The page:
I was trying to describe St. Catharines to my mum while I was at home over the break (home, for me, being the United Kingdom). The closest I was able to come was ‘the city of something different’; there’s a lot going on in this town and, if you know where to look, you’re always going to find something you’ve never seen before. The city’s thriving theatre, visual arts and music communities are a testament to the willingness of everyone here to try something new.
One of the latest offerings from St. Catharines’ music scene is Sweets, the first full length album from The Midwife Crisis, released towards the end of November. The Midwife Crisis is the stage name of Andrew Lisson, a veteran of Mahtay Cafe’s open mic night scene. Sweets, as he describes on his Bandcamp page, is an album that deals with everything from anxiety to a love of candy. It’s quite a mixture of themes and topics, which is reflected in the music, which covers surprisingly large ground in spite of mostly being Lisson, his acoustic guitar and an occasional guest vocalist.
Indeed, while this a deeply personal album it’s also a collaborative one, with several other members of the local scene contributing everything from accordion to scream-vocals. Amongst those is Lux, a personal favourite singer-songwriter, who contributes vocals to the eerie opening (a short and wonderfully strange version of one of Lisson’s first songs) as well as the track ‘Jesse Cutter’, in which her voice is distorted, and is layered on top of the song like a broken radio as though a horror movie is intruding upon this deceptively innocent folk song.
That’s a huge part of the charm of this album: its simplicity is cunning, almost a distraction. There’s more going on than meets the eye (or rather, the ear). Lisson’s galloping acoustic rhythms and Front Bottoms-esque vocals might impart a sense of fun, but even songs titled ‘Sweets Episode 1: The Phantom Mentos’ are laced with darkness. Listening to this album is like peeling away brightly coloured candy wrapper to reveal a dung beetle covered in liquorice, and I promise that’s a compliment. Lisson’s musical mannerisms are welcoming, which means that the darkness of his lyrics throws you for a loop. The twisted strangeness of the music works perfectly in this regard.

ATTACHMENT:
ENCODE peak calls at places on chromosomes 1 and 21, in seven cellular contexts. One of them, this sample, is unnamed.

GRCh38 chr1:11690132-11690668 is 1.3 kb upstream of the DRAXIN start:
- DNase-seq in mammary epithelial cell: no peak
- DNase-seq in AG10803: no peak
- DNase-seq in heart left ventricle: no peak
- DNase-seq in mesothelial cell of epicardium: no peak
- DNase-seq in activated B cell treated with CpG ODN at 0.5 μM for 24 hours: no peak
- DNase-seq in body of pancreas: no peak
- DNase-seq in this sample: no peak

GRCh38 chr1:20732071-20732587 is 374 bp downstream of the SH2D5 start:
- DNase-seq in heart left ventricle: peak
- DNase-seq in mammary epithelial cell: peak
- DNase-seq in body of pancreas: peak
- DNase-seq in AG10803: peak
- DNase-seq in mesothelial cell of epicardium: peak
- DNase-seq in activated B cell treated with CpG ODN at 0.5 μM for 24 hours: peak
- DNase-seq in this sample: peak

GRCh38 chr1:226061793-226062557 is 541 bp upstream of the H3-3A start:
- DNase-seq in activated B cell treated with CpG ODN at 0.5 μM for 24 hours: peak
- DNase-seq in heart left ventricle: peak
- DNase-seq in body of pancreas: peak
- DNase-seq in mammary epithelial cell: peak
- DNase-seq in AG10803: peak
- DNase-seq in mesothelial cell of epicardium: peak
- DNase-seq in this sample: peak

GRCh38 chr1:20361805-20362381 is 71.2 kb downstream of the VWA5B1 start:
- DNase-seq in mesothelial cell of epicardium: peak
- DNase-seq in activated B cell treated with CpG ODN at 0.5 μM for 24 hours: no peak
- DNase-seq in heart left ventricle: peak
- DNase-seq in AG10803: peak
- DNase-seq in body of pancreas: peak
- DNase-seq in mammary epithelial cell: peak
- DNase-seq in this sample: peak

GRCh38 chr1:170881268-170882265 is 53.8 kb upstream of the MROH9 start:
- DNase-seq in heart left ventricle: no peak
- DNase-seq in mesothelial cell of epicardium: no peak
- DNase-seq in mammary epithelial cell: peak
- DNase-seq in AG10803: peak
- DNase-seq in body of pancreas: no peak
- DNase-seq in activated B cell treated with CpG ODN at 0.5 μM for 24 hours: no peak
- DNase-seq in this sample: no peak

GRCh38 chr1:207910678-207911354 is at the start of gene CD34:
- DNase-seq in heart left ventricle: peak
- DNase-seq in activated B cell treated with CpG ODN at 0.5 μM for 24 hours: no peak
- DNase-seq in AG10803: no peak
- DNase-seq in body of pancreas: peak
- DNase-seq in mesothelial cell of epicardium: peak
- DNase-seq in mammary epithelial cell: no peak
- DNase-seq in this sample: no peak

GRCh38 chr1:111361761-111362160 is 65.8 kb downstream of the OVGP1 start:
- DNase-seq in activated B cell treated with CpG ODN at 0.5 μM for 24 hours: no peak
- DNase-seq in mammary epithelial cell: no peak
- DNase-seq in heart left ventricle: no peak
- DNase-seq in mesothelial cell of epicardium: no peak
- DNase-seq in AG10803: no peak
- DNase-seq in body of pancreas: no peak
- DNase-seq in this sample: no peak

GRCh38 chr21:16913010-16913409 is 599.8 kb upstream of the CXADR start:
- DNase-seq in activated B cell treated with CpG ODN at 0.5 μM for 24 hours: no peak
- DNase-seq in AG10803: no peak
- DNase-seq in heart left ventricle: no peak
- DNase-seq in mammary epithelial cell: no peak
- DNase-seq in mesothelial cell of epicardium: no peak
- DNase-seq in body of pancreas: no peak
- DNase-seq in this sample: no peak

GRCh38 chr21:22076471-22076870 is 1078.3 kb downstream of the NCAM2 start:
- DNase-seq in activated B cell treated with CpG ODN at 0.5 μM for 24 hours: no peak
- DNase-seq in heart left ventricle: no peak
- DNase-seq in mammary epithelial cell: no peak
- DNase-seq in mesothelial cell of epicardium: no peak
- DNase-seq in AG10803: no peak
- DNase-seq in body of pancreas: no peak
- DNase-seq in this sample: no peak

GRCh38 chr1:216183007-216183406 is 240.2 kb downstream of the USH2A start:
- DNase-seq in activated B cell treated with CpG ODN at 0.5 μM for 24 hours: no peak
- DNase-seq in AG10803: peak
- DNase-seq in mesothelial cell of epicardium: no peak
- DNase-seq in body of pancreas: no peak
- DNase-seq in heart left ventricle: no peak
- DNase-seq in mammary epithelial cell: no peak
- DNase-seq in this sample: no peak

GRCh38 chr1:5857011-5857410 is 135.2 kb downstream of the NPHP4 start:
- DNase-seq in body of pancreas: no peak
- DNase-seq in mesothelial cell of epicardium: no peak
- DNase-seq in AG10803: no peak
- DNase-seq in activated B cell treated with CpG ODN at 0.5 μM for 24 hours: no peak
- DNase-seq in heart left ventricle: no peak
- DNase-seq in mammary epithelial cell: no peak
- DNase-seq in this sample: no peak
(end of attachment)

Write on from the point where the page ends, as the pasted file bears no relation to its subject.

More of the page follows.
There is method to the supposed madness though: the albums flows like a collective story. Aside from the title track ‘Sweets’ being split into two episodes, the album is booked-ended cleverly: ‘Candy is Dandy’ is the first full song and the closing track ‘Liquor is Quicker’ is a reprise thereof. In between the two we learn a lot about Lisson’s anxieties, vices and misgivings (some with the people around him, but many with religion). It’s earnest and full of personality; it also contains a sample from and reference to Bojack Horseman, so bonus points for that. One of the biggest through-lines of this album is mental health, but it’s approached from an interesting perspective. It’s not about mental health as much as it’s about discussions of mental health: Lisson takes issue with people using mental health as an excuse for their terrible treatment of the people around him.
This album, to me, summarizes my own words about St. Catharines. Sweets is truly a product of The City of Something Different; you’ve never heard anything like this and you’d do well to give it a go.